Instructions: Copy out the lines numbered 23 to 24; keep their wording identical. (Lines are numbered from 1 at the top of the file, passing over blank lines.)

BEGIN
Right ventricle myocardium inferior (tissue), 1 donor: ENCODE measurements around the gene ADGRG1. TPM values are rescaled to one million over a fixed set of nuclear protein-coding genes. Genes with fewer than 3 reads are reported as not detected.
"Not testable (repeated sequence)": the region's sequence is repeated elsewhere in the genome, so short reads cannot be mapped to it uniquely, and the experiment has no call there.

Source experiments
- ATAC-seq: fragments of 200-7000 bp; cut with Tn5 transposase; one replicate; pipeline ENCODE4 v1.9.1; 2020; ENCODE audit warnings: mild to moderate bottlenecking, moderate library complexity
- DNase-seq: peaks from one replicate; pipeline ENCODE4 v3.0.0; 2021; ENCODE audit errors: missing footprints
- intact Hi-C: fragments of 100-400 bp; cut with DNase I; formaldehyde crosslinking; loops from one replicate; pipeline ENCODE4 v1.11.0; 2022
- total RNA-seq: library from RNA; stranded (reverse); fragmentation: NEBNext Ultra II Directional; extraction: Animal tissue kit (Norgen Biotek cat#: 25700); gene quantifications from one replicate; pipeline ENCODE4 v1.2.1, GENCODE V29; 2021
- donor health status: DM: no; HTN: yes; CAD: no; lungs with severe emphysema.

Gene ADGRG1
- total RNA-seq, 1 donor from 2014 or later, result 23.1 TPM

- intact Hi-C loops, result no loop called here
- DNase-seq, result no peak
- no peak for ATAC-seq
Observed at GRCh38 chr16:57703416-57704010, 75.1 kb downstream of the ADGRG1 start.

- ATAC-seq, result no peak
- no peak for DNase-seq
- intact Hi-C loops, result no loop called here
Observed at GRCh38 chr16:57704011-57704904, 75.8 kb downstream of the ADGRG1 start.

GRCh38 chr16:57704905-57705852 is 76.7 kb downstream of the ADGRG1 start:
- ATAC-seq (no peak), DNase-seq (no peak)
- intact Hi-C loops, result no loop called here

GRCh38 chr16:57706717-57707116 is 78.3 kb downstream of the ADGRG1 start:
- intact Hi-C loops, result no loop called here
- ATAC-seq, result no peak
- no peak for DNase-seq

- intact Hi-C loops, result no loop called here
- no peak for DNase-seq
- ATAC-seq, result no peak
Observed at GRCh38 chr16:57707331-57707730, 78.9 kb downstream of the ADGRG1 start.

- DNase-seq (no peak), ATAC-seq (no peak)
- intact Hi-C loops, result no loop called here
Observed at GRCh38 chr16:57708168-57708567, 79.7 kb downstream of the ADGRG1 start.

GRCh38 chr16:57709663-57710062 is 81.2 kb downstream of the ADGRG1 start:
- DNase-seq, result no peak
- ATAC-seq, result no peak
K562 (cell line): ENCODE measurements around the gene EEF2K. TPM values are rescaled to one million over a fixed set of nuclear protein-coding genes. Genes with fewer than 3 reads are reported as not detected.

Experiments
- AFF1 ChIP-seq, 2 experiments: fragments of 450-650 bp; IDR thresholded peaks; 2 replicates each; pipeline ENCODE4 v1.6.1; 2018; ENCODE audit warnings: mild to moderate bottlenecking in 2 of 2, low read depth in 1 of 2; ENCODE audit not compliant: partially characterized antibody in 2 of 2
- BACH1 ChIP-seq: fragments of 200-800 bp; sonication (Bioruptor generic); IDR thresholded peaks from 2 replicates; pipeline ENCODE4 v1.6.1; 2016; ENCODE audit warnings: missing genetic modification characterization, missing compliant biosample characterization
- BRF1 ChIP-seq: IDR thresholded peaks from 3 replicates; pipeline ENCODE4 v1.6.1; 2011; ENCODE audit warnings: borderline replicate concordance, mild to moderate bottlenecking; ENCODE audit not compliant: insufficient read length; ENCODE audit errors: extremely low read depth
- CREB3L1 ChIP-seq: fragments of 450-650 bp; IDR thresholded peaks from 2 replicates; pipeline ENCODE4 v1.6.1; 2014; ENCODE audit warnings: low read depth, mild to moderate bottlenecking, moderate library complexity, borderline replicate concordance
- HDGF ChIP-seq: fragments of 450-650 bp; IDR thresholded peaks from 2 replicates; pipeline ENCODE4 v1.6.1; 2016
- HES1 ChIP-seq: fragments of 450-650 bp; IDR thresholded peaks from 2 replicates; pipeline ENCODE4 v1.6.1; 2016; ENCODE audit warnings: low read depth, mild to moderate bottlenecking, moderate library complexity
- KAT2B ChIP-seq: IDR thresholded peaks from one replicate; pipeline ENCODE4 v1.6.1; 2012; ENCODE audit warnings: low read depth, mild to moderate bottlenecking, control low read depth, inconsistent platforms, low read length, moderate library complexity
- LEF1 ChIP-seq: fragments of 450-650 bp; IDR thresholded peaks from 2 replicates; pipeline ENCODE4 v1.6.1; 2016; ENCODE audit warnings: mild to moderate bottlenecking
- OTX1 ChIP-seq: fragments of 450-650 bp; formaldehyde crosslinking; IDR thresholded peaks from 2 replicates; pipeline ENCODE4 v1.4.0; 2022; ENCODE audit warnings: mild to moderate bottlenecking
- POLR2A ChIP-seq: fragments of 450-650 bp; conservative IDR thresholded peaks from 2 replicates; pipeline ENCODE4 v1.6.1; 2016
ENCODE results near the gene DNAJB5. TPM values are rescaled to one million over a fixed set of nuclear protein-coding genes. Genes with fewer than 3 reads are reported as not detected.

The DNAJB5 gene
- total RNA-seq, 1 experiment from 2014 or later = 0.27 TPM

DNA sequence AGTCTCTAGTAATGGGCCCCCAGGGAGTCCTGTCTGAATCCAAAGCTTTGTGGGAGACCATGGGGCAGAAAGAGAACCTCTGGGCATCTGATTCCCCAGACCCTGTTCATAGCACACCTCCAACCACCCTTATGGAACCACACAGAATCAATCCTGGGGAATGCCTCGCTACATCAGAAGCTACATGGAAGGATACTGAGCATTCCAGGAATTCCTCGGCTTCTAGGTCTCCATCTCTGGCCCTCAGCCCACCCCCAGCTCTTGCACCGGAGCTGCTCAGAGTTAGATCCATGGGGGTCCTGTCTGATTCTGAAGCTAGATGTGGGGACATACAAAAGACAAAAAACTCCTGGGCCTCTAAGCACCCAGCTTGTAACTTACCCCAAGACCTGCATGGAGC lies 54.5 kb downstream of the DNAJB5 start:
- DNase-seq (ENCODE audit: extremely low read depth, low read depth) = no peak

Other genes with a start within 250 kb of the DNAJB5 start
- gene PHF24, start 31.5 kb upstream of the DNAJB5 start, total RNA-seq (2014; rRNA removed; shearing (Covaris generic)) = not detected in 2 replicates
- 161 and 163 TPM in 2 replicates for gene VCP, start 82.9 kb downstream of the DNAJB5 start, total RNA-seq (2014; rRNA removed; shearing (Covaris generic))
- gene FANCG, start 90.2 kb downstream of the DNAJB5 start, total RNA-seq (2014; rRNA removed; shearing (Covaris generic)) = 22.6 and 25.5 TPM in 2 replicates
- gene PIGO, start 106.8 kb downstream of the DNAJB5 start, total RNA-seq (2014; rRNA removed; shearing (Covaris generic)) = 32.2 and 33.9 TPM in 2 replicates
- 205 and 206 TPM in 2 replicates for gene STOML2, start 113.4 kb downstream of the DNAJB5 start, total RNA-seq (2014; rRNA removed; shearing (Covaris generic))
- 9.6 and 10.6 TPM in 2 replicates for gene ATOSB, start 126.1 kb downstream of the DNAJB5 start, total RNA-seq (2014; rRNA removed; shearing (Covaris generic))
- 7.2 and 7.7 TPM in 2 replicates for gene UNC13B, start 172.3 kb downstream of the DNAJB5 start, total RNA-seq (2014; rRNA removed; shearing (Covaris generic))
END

- intact Hi-C loops, result no loop called here
- ATAC-seq, result no peak